Denver, Colo. -- After an announcement prohibiting Marines from wearing polyester and nylon clothing on forward operating bases and camps in Iraq, the American wool industry stands ready to protect our U.S. soldiers who may be exposed to fire danger.
When exposed to extreme heat and flames, clothing containing some synthetic materials, like polyester, will melt and can fuse to the skin. This essentially creates a second skin and can lead to horrific, disfiguring burns, says Navy Capt. Lynn E. Welling, the 1st Marine Logistics Group head surgeon.
?Burns can kill you and they?re horribly disfiguring. If you?re throwing (a melted synthetic material) on top of a burn, basically you have a bad burn with a bunch of plastic melting into your skin?,? says Welling. ?In Iraq, hidden explosives (which trigger fires) are the number one killer of service members.?
Although the heat of an accidental fire is difficult to control, decreasing the exposure to heat through the use of proper clothing (i.e. clothing which includes fabrics made from wool) and safety equipment can significantly decrease the severity of burns.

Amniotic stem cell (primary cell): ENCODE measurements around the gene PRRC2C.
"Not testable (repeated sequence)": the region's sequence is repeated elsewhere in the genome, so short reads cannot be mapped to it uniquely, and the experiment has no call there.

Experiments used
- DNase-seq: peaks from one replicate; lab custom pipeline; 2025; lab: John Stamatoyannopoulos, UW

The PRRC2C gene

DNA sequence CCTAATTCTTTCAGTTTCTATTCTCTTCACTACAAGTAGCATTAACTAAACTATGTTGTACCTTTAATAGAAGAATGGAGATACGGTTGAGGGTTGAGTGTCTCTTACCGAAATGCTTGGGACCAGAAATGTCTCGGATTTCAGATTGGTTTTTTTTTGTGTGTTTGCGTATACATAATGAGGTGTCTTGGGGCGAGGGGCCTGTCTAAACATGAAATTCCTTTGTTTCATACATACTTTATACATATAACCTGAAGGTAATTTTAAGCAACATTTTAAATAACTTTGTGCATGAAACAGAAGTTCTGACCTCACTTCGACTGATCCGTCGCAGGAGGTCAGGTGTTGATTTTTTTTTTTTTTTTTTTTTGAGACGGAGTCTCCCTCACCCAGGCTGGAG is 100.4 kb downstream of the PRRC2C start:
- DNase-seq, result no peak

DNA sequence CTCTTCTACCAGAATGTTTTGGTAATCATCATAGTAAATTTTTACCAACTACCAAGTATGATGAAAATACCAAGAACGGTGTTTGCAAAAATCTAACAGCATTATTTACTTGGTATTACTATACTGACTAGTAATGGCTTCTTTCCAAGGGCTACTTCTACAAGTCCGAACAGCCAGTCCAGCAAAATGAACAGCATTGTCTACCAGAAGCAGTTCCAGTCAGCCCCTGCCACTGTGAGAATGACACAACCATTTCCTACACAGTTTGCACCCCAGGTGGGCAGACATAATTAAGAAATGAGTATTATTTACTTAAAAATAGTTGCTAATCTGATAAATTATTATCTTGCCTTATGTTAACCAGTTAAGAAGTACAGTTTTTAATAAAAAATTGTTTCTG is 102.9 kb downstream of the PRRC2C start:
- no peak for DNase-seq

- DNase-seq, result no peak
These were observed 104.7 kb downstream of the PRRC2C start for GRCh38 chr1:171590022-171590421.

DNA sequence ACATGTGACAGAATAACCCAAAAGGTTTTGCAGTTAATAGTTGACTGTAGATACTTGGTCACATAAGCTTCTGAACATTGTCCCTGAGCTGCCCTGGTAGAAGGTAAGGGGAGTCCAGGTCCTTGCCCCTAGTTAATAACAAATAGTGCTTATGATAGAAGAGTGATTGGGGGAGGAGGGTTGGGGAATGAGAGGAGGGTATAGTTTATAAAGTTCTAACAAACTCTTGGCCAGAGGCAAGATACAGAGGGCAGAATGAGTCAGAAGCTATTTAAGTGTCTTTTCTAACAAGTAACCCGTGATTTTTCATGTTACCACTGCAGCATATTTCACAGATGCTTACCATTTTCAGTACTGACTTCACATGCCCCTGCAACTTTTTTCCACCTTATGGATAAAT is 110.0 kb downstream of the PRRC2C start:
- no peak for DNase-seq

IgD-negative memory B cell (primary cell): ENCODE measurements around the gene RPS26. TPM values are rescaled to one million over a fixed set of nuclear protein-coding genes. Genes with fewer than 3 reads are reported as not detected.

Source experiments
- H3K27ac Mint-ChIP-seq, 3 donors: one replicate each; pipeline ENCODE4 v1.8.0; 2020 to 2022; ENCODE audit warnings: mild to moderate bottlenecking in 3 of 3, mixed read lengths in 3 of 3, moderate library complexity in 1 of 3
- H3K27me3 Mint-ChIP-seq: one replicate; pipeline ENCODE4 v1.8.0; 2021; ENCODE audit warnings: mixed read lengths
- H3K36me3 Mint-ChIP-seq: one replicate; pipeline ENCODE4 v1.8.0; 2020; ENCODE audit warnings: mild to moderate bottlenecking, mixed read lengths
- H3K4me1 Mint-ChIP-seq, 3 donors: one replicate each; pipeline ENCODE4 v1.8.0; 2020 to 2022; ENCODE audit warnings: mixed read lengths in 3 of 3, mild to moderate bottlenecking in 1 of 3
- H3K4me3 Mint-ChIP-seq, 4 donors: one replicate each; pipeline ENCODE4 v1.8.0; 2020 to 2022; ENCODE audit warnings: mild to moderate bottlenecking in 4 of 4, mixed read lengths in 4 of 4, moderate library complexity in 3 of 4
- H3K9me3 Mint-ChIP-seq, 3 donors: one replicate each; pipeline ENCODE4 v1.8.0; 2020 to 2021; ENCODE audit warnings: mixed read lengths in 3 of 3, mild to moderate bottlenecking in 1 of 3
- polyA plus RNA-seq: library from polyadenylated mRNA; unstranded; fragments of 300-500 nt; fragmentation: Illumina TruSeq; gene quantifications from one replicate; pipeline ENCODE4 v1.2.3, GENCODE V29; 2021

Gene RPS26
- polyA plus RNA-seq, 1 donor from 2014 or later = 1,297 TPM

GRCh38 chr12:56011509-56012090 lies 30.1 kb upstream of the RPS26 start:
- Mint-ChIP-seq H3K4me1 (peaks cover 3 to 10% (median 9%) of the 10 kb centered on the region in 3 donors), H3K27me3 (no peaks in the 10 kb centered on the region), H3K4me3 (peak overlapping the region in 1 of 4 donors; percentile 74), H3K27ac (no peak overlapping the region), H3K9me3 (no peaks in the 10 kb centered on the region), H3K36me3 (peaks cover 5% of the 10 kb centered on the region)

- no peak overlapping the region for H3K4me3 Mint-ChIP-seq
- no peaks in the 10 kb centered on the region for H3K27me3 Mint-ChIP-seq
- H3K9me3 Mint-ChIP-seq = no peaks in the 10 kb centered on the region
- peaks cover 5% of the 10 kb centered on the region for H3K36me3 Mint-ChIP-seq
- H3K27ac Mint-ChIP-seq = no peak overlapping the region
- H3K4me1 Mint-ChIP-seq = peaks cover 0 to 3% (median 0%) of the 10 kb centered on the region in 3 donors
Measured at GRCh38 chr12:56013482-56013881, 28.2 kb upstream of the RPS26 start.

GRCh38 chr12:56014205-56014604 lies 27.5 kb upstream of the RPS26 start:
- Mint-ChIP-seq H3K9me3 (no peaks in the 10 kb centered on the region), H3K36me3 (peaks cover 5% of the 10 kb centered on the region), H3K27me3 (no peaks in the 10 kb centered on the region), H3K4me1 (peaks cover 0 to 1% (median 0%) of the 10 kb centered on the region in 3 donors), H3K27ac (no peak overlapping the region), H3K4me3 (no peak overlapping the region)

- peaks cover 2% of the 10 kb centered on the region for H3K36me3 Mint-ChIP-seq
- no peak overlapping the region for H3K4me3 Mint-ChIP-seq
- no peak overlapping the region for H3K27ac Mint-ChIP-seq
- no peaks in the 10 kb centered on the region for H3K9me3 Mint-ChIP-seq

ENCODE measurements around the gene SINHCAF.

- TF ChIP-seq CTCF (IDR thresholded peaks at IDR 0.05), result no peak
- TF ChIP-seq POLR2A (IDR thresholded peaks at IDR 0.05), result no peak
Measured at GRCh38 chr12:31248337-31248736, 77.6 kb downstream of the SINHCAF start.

Wool ? a natural, high-performance fiber ? is an unparalleled replacement to synthetic garments. The innate characteristics of wool provide the superior protection desired by soldiers. Wool naturally resists flames and it also provides great comfort because, by design, wool absorbs moisture from the soldier?s body. Wool products are far different and diverse from the heavy sweaters of the old days. With better processing technology, fiber blending and the use of proper wool types, today?s wool fabrics can be as light as lace or tough as fire-retardant fabric.
The American Sheep Industry Association?s (ASI) Wool Council, along with select partners, has been proactive in developing high-tech wool products that offer both protection and comfort to our military personnel. An enzyme-treated wool fabric is being worn by soldiers and airmen. A wear test with the Marines is pending on a wool/Nomex? blend. These fabrics are fire-retardant and comfortable, as well as cost-effective.
?We are excited about the new products we have developed to protect our soldiers when exposed to fire dangers and to keep them ready for action,? states Rita Kourlis Samuelson, director of wool marketing for ASI. ?Due to the advancements in textiles, the Wool Council has developed washable wool underwear that meet military criteria, durable socks which wick away moisture and fire-retardant fabrics.?
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